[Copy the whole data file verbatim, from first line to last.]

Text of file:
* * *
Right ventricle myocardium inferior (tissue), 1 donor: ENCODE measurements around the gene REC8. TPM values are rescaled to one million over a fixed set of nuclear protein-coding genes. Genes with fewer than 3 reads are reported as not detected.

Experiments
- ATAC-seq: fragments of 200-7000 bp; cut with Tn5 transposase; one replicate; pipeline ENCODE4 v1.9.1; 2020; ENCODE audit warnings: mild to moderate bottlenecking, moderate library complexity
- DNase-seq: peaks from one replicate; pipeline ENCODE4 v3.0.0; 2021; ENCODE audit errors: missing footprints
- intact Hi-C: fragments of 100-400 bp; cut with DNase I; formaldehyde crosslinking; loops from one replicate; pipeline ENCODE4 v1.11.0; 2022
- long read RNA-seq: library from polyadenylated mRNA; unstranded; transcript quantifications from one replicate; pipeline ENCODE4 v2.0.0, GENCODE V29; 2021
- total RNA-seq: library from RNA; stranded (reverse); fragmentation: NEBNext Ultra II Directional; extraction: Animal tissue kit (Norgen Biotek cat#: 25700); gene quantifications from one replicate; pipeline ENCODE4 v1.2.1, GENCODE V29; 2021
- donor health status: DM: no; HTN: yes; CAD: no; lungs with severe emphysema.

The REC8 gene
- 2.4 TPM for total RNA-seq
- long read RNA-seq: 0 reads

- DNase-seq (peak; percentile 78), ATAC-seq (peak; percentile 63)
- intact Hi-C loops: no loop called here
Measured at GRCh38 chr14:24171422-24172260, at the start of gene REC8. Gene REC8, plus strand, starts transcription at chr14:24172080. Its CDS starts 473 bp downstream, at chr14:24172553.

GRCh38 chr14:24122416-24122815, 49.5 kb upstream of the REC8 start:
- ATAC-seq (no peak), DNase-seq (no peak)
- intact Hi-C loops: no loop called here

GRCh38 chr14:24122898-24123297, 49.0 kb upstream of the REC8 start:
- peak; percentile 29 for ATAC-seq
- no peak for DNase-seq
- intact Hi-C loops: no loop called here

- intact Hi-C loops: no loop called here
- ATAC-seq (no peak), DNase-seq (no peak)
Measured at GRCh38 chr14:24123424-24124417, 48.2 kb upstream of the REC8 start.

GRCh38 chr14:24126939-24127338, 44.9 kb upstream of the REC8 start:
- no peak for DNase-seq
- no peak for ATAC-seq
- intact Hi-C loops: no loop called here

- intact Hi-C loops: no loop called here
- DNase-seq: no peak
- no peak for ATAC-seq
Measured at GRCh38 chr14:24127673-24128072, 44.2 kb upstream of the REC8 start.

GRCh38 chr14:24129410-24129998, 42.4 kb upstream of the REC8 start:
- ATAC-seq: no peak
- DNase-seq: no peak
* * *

Right ventricle myocardium inferior (tissue), 1 donor: ENCODE measurements around the gene REC8. TPM values are rescaled to one million over a fixed set of nuclear protein-coding genes. Genes with fewer than 3 reads are reported as not detected.

Experiments
- ATAC-seq: fragments of 200-7000 bp; cut with Tn5 transposase; one replicate; pipeline ENCODE4 v1.9.1; 2020; ENCODE audit warnings: mild to moderate bottlenecking, moderate library complexity
- DNase-seq: peaks from one replicate; pipeline ENCODE4 v3.0.0; 2021; ENCODE audit errors: missing footprints
- intact Hi-C: fragments of 100-400 bp; cut with DNase I; formaldehyde crosslinking; loops from one replicate; pipeline ENCODE4 v1.11.0; 2022
- long read RNA-seq: library from polyadenylated mRNA; unstranded; transcript quantifications from one replicate; pipeline ENCODE4 v2.0.0, GENCODE V29; 2021
- total RNA-seq: library from RNA; stranded (reverse); fragmentation: NEBNext Ultra II Directional; extraction: Animal tissue kit (Norgen Biotek cat#: 25700); gene quantifications from one replicate; pipeline ENCODE4 v1.2.1, GENCODE V29; 2021
- donor health status: DM: no; HTN: yes; CAD: no; lungs with severe emphysema.

The REC8 gene
- 2.4 TPM for total RNA-seq
- long read RNA-seq: 0 reads

- DNase-seq (peak; percentile 78), ATAC-seq (peak; percentile 63)
- intact Hi-C loops: no loop called here
Measured at GRCh38 chr14:24171422-24172260, at the start of gene REC8. Gene REC8, plus strand, starts transcription at chr14:24172080. Its CDS starts 473 bp downstream, at chr14:24172553.

GRCh38 chr14:24122416-24122815, 49.5 kb upstream of the REC8 start:
- ATAC-seq (no peak), DNase-seq (no peak)
- intact Hi-C loops: no loop called here

GRCh38 chr14:24122898-24123297, 49.0 kb upstream of the REC8 start:
- peak; percentile 29 for ATAC-seq
- no peak for DNase-seq
- intact Hi-C loops: no loop called here

- intact Hi-C loops: no loop called here
- ATAC-seq (no peak), DNase-seq (no peak)
Measured at GRCh38 chr14:24123424-24124417, 48.2 kb upstream of the REC8 start.

GRCh38 chr14:24126939-24127338, 44.9 kb upstream of the REC8 start:
- no peak for DNase-seq
- no peak for ATAC-seq
- intact Hi-C loops: no loop called here

- intact Hi-C loops: no loop called here
- DNase-seq: no peak
- no peak for ATAC-seq
Measured at GRCh38 chr14:24127673-24128072, 44.2 kb upstream of the REC8 start.

GRCh38 chr14:24129410-24129998, 42.4 kb upstream of the REC8 start:
- ATAC-seq: no peak
- DNase-seq: no peak